DUTCH: Do you use DUTCH as a baseline and do you do any follow-up testing?
Diane Dunniway: Both baseline and follow up actually. I will use it to help my patients pre-conceptually or those who are trying to achieve and having problems so that we can hit as many different possible causes. I will also use it in perimenopause to help in the drastic changes that they are going through, and also to give me an idea of if they will tolerate hormones–if it comes to that–as they get closer to menopause.
I use DUTCH a lot in menopause because I want to know, like I said, that their body is handling the hormones well– and especially if I have worked with their hormones and made drastic changes or worked with their adrenals–then we want to retest (and the patient usually wants to, too) to make sure things have improved.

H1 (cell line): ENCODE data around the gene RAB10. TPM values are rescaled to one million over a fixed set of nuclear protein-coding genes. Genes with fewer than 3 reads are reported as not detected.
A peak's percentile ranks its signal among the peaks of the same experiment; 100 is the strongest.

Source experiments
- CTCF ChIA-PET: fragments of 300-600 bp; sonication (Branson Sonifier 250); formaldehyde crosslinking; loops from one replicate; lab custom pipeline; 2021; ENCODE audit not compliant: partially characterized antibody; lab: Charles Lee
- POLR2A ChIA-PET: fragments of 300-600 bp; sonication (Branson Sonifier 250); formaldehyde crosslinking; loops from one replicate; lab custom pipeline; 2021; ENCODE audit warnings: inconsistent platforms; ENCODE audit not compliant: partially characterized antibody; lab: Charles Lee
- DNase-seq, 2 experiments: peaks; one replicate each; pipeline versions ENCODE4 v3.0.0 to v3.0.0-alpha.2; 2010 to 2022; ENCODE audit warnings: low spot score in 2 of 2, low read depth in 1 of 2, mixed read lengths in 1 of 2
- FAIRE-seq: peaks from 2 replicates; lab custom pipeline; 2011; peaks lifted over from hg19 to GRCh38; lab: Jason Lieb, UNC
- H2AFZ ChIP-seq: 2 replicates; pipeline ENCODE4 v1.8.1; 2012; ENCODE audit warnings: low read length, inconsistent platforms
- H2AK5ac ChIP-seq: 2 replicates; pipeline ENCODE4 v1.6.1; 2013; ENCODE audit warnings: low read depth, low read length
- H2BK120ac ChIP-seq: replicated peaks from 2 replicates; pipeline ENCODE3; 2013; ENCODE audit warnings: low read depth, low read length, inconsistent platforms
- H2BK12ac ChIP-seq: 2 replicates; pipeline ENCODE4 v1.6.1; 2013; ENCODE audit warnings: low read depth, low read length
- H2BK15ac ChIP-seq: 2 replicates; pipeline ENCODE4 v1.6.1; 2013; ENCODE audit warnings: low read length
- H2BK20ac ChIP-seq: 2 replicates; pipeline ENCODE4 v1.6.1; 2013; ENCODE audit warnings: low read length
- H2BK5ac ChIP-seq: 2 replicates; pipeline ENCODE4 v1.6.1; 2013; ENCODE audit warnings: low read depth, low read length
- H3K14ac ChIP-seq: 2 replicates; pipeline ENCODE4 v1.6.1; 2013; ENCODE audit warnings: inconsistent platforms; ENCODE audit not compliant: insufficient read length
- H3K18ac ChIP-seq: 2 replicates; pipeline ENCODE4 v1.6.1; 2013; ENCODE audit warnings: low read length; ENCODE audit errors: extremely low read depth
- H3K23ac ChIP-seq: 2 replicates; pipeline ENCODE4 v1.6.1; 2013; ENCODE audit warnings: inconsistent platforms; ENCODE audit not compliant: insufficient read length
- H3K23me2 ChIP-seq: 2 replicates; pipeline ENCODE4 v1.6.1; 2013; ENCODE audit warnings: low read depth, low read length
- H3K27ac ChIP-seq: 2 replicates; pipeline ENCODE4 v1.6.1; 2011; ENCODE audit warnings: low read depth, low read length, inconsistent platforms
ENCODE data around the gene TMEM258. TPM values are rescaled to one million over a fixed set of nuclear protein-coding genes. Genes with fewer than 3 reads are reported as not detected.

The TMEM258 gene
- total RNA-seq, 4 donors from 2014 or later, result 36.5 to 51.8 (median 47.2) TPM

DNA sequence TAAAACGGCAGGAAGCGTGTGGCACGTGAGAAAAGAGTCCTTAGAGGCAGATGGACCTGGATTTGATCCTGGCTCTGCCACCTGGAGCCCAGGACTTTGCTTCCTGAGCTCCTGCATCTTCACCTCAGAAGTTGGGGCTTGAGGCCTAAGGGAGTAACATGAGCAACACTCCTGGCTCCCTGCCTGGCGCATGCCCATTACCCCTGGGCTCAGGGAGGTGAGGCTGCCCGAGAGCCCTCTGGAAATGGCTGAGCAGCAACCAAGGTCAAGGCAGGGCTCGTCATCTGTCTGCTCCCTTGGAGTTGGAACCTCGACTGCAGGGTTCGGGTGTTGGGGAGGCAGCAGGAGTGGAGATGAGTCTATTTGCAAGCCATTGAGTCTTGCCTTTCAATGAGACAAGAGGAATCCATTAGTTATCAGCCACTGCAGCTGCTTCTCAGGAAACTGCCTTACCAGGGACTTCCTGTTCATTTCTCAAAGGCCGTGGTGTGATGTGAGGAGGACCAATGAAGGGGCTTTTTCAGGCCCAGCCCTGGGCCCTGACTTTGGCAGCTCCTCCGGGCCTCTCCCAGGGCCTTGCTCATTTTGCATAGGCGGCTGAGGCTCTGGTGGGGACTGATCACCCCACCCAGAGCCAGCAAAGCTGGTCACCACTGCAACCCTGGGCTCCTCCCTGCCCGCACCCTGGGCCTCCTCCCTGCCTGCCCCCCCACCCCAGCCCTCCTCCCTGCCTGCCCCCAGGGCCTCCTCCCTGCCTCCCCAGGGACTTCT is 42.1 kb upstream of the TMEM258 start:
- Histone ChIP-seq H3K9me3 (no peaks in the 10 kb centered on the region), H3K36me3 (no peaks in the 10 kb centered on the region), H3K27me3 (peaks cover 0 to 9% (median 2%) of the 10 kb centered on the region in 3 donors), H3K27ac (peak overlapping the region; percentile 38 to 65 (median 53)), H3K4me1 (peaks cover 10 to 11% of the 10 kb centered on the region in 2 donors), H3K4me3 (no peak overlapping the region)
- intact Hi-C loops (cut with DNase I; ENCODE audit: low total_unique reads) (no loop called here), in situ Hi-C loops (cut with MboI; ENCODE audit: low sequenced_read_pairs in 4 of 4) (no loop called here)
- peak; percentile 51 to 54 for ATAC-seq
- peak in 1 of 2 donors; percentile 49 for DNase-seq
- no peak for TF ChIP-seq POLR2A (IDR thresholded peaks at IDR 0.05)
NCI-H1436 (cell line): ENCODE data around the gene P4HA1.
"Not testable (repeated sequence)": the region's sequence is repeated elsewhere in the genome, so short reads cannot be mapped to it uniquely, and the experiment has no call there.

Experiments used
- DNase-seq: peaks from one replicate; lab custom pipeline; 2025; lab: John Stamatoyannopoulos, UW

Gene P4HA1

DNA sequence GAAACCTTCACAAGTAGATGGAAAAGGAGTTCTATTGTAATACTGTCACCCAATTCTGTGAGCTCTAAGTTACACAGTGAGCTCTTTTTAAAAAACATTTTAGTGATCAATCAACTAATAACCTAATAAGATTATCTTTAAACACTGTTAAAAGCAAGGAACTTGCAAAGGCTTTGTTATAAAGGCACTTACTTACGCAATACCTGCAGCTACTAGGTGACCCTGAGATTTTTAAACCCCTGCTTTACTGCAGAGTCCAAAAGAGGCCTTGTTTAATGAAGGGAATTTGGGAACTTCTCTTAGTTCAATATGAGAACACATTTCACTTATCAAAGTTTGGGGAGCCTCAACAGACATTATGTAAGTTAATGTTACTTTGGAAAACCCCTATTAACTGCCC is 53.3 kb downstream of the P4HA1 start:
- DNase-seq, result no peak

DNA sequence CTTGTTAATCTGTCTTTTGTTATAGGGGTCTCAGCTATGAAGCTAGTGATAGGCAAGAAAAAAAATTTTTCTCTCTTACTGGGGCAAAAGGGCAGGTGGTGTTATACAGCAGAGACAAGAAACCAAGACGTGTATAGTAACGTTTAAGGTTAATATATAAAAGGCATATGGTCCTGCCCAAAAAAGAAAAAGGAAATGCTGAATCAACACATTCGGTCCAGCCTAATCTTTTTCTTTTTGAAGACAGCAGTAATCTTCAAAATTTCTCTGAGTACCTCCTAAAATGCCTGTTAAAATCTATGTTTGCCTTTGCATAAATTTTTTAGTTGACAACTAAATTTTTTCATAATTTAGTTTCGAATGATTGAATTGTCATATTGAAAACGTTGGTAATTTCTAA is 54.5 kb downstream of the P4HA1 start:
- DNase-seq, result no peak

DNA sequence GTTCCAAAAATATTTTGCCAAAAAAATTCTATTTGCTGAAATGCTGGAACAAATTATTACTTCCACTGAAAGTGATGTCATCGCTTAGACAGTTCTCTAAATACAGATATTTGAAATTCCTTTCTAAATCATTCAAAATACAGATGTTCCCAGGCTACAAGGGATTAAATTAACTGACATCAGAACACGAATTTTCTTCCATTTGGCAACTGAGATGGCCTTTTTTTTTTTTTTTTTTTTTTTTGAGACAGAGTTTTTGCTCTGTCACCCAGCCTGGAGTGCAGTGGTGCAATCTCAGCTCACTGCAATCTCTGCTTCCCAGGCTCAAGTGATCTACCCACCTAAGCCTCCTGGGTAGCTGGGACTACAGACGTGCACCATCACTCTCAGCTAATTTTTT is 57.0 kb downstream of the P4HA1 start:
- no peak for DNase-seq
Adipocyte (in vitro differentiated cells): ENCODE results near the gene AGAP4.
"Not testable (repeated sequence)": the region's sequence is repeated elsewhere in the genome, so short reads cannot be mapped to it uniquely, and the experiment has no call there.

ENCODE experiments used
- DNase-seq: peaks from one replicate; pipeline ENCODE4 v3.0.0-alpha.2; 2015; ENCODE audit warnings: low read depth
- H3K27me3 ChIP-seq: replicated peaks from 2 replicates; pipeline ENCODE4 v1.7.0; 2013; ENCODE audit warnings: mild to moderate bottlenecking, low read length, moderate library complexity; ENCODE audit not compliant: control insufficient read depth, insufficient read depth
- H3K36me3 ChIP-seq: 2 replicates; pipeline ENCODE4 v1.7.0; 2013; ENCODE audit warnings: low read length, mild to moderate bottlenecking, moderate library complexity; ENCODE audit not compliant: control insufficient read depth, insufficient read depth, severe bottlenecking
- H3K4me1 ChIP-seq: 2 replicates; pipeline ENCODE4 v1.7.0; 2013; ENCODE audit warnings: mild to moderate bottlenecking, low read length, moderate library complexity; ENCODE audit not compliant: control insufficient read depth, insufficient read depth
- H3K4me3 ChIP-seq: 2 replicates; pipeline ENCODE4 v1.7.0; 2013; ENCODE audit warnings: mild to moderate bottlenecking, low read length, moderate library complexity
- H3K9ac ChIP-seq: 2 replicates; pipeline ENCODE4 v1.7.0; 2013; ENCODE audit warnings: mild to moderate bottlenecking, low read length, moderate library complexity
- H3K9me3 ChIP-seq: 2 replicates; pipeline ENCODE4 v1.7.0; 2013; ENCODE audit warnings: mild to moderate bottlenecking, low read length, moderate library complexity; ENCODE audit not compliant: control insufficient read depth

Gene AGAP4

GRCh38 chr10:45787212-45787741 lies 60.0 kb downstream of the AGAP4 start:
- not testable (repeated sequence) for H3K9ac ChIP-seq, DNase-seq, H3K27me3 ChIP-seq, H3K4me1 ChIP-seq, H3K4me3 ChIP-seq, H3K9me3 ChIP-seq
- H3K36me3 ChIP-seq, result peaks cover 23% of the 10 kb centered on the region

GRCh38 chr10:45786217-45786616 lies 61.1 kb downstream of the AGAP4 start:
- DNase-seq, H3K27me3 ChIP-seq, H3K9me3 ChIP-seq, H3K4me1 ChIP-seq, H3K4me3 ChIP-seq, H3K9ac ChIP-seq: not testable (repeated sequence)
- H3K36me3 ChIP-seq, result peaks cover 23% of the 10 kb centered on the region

DUTCH: Are you practicing more virtually than you were previously?
Diane Dunniway: I actually am semi-retired. I work two days a week. But so far, I have had plenty of openings for patients. And due to COVID shelter-in-place last year, I had not seen my grandkids for several months because they live in Florida. That’s why my husband and I moved up our plans to full-time RV in a motorhome. So we sold our house, moved into a motorhome, and made up time with our grandkids last winter. But now I am with a telemedicine company called My Catholic Doctor, PLLC. They have made it so easy because they are credentialing me with insurances, they bill for me, and they are very supportive.